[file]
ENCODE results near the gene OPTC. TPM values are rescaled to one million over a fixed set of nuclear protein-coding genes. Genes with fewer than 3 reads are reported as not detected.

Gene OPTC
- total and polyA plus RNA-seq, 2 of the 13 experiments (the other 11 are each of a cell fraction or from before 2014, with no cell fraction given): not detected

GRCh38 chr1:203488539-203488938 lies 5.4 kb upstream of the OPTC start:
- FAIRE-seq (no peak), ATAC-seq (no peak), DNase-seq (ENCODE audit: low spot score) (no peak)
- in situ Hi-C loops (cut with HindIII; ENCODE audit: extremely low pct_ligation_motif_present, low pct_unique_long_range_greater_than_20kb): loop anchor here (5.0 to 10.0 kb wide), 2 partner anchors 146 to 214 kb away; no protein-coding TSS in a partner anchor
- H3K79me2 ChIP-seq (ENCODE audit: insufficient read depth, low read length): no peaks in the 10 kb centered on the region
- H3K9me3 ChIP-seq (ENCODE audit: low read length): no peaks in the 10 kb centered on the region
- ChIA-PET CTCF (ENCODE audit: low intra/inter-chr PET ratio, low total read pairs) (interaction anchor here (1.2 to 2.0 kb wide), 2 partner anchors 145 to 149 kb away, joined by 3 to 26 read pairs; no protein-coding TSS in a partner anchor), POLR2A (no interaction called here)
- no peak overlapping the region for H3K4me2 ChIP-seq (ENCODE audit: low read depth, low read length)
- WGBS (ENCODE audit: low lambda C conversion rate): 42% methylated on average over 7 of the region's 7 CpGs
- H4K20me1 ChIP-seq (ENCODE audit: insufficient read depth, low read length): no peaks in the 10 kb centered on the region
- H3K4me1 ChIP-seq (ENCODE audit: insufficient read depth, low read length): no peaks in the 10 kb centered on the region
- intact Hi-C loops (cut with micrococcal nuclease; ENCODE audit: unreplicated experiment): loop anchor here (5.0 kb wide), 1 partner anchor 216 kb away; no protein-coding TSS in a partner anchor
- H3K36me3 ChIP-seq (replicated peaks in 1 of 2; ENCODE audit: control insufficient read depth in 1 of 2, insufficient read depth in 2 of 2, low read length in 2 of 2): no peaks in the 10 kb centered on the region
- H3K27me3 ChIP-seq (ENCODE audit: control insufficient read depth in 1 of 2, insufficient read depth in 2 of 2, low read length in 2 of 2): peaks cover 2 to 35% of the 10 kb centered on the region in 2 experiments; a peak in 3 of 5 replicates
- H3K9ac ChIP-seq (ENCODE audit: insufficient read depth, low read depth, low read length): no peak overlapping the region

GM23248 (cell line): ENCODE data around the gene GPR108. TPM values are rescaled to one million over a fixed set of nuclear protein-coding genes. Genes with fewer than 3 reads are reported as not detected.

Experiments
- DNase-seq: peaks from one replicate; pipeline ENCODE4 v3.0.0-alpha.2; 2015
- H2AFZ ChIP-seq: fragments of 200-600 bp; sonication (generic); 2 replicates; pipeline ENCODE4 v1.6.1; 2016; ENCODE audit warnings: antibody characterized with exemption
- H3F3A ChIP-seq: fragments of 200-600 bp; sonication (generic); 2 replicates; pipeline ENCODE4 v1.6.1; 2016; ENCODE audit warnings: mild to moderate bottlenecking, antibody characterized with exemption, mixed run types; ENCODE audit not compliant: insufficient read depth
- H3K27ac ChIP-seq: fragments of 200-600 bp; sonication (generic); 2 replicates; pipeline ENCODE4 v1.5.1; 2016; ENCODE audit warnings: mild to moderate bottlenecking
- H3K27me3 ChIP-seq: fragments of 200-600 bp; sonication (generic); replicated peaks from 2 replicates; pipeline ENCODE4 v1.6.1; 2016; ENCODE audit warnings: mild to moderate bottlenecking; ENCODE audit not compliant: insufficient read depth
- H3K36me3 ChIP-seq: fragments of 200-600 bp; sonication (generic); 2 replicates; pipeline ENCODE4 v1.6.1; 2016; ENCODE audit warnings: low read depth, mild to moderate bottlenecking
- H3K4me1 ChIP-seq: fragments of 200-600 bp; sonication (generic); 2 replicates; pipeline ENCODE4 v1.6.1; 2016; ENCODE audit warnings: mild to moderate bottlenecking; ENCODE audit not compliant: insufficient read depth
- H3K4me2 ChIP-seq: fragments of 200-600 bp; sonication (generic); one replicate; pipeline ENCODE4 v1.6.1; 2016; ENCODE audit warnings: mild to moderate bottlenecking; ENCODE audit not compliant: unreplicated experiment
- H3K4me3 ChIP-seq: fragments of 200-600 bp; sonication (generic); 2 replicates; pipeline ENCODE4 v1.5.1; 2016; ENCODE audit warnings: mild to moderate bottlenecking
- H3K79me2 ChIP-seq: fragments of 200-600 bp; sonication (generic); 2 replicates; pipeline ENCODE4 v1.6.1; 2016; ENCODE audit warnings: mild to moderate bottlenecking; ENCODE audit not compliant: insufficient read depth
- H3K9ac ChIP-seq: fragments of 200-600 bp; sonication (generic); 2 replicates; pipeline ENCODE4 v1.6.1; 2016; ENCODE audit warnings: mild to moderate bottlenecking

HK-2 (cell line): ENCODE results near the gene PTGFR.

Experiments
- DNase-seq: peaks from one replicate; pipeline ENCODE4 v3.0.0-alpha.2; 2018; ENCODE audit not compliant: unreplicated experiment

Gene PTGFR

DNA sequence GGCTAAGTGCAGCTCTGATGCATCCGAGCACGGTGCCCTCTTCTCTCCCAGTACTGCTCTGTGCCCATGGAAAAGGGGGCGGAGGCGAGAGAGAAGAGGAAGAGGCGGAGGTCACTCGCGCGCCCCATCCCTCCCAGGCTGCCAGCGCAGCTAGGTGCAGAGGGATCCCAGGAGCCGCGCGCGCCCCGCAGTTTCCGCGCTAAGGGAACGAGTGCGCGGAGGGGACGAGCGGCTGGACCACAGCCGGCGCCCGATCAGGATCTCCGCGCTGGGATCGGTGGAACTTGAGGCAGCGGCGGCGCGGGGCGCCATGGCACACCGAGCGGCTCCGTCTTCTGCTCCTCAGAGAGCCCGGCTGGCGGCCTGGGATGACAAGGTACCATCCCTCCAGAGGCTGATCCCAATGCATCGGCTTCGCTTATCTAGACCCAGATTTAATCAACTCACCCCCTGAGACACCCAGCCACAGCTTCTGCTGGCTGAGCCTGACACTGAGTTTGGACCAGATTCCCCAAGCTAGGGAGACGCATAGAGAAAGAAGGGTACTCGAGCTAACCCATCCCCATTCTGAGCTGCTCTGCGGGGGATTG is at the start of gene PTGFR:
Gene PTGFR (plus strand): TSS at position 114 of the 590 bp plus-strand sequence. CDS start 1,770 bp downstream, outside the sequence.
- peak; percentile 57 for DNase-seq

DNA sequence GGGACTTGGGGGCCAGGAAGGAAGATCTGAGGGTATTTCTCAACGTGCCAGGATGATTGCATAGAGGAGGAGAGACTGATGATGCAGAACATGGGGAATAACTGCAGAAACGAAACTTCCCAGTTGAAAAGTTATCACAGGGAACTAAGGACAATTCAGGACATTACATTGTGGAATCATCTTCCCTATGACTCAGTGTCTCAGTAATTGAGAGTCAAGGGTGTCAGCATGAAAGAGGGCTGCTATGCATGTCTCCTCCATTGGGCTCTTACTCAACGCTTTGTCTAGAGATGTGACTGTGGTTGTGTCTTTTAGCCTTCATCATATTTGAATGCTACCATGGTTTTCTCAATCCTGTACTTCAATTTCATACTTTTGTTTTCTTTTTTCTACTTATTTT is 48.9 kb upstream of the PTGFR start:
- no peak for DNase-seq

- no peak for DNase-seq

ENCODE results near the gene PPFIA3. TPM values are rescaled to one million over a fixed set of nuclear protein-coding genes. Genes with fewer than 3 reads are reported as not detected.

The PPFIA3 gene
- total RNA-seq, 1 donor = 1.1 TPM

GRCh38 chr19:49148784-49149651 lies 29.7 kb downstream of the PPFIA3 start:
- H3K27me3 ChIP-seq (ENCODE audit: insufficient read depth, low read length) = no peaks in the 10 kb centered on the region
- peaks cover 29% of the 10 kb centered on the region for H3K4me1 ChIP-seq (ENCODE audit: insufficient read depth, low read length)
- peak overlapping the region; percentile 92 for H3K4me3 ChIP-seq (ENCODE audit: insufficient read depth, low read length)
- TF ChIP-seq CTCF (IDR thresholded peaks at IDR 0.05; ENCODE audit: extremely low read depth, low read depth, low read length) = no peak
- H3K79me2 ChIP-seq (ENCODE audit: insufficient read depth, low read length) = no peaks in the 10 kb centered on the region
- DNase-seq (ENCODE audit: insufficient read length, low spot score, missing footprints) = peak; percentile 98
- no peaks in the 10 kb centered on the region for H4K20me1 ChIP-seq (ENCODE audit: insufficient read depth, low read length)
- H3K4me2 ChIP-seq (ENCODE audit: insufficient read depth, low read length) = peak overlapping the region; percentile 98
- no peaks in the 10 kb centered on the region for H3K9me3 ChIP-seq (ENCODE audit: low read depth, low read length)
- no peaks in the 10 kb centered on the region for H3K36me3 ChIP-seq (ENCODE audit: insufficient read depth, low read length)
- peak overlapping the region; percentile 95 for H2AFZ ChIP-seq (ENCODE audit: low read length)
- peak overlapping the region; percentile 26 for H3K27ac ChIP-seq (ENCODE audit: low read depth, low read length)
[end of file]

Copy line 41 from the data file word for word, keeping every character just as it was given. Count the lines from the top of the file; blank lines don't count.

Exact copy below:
ENCODE results near the gene PPFIA3. TPM values are rescaled to one million over a fixed set of nuclear protein-coding genes. Genes with fewer than 3 reads are reported as not detected.